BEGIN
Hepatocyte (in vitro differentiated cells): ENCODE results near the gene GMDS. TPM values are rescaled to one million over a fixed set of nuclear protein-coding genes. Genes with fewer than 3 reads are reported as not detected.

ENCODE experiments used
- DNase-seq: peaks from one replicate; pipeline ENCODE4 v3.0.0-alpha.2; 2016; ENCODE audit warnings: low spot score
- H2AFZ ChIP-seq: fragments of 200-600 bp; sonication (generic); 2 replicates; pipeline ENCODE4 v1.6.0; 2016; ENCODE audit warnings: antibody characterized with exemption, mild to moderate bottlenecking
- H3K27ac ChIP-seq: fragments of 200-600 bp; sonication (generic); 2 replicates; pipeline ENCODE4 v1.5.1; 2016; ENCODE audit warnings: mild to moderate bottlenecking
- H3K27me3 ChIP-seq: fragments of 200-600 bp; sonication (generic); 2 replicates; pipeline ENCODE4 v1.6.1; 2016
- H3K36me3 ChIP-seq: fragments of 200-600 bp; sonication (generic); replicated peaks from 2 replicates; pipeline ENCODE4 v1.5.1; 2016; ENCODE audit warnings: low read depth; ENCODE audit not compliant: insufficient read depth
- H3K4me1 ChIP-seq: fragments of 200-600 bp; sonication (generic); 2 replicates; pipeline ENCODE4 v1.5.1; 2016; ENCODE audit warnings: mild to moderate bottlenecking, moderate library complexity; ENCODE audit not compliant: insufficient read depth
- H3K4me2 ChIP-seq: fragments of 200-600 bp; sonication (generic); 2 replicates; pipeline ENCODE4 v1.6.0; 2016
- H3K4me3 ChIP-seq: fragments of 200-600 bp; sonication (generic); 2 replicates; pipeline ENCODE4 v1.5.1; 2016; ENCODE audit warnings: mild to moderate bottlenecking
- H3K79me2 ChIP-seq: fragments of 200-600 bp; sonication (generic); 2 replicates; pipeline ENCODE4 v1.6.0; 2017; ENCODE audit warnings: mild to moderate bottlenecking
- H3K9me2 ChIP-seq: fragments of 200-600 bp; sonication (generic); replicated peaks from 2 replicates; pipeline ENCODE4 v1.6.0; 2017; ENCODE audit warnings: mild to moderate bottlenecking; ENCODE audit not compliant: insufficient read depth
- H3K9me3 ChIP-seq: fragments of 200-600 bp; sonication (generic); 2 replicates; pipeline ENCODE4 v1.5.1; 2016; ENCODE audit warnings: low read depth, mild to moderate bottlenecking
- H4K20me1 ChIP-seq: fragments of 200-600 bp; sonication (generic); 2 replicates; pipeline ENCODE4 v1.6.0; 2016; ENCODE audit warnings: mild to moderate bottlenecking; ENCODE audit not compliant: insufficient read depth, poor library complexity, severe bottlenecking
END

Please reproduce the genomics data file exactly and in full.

Hepatocyte (in vitro differentiated cells): ENCODE results near the gene GMDS. TPM values are rescaled to one million over a fixed set of nuclear protein-coding genes. Genes with fewer than 3 reads are reported as not detected.

ENCODE experiments used
- DNase-seq: peaks from one replicate; pipeline ENCODE4 v3.0.0-alpha.2; 2016; ENCODE audit warnings: low spot score
- H2AFZ ChIP-seq: fragments of 200-600 bp; sonication (generic); 2 replicates; pipeline ENCODE4 v1.6.0; 2016; ENCODE audit warnings: antibody characterized with exemption, mild to moderate bottlenecking
- H3K27ac ChIP-seq: fragments of 200-600 bp; sonication (generic); 2 replicates; pipeline ENCODE4 v1.5.1; 2016; ENCODE audit warnings: mild to moderate bottlenecking
- H3K27me3 ChIP-seq: fragments of 200-600 bp; sonication (generic); 2 replicates; pipeline ENCODE4 v1.6.1; 2016
- H3K36me3 ChIP-seq: fragments of 200-600 bp; sonication (generic); replicated peaks from 2 replicates; pipeline ENCODE4 v1.5.1; 2016; ENCODE audit warnings: low read depth; ENCODE audit not compliant: insufficient read depth
- H3K4me1 ChIP-seq: fragments of 200-600 bp; sonication (generic); 2 replicates; pipeline ENCODE4 v1.5.1; 2016; ENCODE audit warnings: mild to moderate bottlenecking, moderate library complexity; ENCODE audit not compliant: insufficient read depth
- H3K4me2 ChIP-seq: fragments of 200-600 bp; sonication (generic); 2 replicates; pipeline ENCODE4 v1.6.0; 2016
- H3K4me3 ChIP-seq: fragments of 200-600 bp; sonication (generic); 2 replicates; pipeline ENCODE4 v1.5.1; 2016; ENCODE audit warnings: mild to moderate bottlenecking
- H3K79me2 ChIP-seq: fragments of 200-600 bp; sonication (generic); 2 replicates; pipeline ENCODE4 v1.6.0; 2017; ENCODE audit warnings: mild to moderate bottlenecking
- H3K9me2 ChIP-seq: fragments of 200-600 bp; sonication (generic); replicated peaks from 2 replicates; pipeline ENCODE4 v1.6.0; 2017; ENCODE audit warnings: mild to moderate bottlenecking; ENCODE audit not compliant: insufficient read depth
- H3K9me3 ChIP-seq: fragments of 200-600 bp; sonication (generic); 2 replicates; pipeline ENCODE4 v1.5.1; 2016; ENCODE audit warnings: low read depth, mild to moderate bottlenecking
- H4K20me1 ChIP-seq: fragments of 200-600 bp; sonication (generic); 2 replicates; pipeline ENCODE4 v1.6.0; 2016; ENCODE audit warnings: mild to moderate bottlenecking; ENCODE audit not compliant: insufficient read depth, poor library complexity, severe bottlenecking